Monday, April 23, 2018

Monday Morning Links

Miscellaneous material to start your week.

- Robert Costanza reviews Mariana Mazzucato's The Value of Everything, and highlights its focus on attaching proper importance to priorities that aren't reflected in prices:
(T)he current mainstream ‘marginalist’ concept bases value on market exchanges: price, as revealed by the interaction of supply and demand in markets, determines value, and the only things that have value are those that fetch a price.

This has major implications for ideas about the distinction between value creation and value extraction, the nature of unearned income (‘rent’) and how value should be distributed. As Mazzucato notes, it stokes inequality because the market, simply by generating income, is seen to justify its level and distribution: “All income, according to this logic, is earned income: gone is any analysis of activities in terms of whether they are productive or unproductive.”

Mazzucato lays out disturbing implications of the marginalist approach. These include (mis)measuring national income and real wealth, confusing financial speculation with the production of value, perverting the patent system (which stifles, rather than rewards, innovation) and undervaluing government and public goods, including public infrastructure, ecosystems and social networks. Her engaging and insightful exploration reveals how embedded the marginalist approach has become, and how it distorts economies’ ability to foster innovation, equity and real progress.
Economics has been defined as the use of scarce resources to achieve desirable ends. In the Anthropocene epoch of human influence on the planet, we need to redefine those ends, and reevaluate which resources are truly scarce. Value should be viewed as contribution to the sustainable well-being of Earth and all its inhabitants...Mazzucato’s trenchant analysis is a compelling call to reinvent value as a key concept to help us achieve the world we all want.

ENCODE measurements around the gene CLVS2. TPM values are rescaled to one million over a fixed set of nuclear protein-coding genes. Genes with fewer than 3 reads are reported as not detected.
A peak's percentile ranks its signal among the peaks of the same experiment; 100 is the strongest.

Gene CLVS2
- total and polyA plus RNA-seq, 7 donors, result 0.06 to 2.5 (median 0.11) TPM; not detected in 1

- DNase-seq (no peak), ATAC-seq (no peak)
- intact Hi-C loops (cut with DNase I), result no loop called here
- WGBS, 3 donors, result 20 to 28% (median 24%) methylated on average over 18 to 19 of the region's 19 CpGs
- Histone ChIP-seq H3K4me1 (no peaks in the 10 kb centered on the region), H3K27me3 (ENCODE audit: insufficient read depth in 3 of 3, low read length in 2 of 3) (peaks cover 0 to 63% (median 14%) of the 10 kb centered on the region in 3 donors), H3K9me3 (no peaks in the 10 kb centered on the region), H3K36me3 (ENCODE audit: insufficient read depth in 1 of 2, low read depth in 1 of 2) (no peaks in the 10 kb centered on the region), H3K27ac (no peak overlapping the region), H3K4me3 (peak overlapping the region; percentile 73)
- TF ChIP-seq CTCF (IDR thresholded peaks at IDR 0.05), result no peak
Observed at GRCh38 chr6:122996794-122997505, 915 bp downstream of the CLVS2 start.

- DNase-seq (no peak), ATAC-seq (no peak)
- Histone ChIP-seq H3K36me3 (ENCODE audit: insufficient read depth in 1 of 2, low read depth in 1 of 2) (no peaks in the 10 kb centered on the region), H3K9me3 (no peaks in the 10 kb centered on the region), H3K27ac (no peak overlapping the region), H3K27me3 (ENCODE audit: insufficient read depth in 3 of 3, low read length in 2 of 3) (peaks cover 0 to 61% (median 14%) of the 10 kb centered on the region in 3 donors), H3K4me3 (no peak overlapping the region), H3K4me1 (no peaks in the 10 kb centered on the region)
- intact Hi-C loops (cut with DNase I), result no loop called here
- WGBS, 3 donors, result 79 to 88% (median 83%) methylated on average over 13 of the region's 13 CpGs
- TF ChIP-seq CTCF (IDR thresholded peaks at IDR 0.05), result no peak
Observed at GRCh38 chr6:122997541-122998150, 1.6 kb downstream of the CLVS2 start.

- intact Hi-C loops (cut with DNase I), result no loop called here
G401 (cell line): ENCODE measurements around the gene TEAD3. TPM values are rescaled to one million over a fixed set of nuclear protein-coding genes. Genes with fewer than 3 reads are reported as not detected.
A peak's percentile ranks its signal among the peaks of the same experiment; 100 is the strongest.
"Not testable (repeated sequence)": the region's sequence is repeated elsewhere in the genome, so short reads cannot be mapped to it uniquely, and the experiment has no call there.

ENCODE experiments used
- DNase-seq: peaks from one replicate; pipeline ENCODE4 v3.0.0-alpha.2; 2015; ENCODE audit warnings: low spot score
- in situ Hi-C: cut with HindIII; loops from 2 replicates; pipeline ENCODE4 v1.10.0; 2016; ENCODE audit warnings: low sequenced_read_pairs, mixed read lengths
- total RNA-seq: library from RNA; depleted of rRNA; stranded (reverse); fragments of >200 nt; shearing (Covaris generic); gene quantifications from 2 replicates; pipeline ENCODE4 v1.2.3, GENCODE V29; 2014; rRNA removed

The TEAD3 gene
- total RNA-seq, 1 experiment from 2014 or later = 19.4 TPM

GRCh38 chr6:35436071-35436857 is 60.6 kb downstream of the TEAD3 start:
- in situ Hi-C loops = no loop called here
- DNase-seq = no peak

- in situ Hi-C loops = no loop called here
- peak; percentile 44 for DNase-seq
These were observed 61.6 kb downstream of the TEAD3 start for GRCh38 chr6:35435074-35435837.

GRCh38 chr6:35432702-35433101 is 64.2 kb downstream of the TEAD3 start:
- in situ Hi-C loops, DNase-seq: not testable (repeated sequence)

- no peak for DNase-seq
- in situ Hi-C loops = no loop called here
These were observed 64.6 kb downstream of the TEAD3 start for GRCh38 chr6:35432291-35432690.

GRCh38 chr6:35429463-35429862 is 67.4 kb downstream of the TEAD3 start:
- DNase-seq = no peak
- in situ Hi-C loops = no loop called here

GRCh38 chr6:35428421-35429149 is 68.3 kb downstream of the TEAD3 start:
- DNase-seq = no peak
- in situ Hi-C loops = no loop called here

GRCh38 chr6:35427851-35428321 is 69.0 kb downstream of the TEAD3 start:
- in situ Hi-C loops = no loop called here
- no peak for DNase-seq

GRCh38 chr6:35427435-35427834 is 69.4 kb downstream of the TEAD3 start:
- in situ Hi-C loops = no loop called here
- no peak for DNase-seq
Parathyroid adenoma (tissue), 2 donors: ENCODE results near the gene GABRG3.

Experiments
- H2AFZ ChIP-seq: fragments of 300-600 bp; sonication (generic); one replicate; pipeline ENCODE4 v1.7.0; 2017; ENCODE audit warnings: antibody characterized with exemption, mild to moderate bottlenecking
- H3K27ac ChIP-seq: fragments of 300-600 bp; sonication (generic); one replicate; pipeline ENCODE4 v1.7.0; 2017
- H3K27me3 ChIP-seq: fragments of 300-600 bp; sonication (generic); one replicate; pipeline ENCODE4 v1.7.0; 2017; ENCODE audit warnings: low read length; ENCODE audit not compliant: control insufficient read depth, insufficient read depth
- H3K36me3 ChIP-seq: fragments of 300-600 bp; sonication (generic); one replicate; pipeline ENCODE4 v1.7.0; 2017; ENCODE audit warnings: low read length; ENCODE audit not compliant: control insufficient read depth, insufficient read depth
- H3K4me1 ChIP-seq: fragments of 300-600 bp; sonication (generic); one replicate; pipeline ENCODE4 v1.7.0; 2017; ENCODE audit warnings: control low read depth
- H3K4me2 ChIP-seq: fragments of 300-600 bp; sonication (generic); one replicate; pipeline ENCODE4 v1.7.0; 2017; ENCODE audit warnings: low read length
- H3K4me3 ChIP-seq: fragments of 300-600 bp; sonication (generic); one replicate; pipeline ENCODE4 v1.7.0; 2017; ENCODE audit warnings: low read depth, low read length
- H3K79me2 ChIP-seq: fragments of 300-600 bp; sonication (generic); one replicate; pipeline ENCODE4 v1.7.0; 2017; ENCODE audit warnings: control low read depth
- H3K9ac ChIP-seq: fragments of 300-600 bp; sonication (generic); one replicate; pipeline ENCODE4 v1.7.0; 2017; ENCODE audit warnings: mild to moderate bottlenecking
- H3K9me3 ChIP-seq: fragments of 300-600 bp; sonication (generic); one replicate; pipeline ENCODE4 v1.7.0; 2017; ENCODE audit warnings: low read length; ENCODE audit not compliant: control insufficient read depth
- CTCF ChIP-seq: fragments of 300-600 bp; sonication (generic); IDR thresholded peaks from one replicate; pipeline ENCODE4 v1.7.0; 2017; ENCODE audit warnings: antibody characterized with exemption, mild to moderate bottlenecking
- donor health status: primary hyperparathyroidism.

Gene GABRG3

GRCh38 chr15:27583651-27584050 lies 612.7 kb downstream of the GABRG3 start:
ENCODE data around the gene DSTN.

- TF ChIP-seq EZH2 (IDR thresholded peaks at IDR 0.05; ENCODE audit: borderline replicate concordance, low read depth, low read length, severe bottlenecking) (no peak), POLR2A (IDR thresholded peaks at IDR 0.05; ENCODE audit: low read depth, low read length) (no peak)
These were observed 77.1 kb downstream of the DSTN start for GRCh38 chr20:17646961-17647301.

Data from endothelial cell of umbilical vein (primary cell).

- Meanwhile, in a prime example of how reality is being warped to achieve surface financial goals, Matthew McClearn discusses how Ontario's Libs are condemning citizens to decades of avoidable interest payments in order to avoid answering for the costs of power privatization.

- Richard Florida examines the role housing prices play in the growth of inequality.

- Howard Mann views the Trudeau Libs' determination to put the resource sector and its foreign profiteers ahead of the public interest through backroom deals as a hallmark of third-world governance. Andrew Nikiforuk takes a look at the Enron roots of Kinder Morgan, the latest beneficiary of the Libs' largesse. And Ralph Surette offers kudos to John Horgan's NDP for being able to tell the difference between the "national interest" and the profit motive of the fossil fuel sector.

- Finally, Isabella Lovin discusses the need for countries to not only reach their modest climate change commitments in the short term, but to reach net zero carbon emissions in a matter of decades to avert a climate catastrophe.

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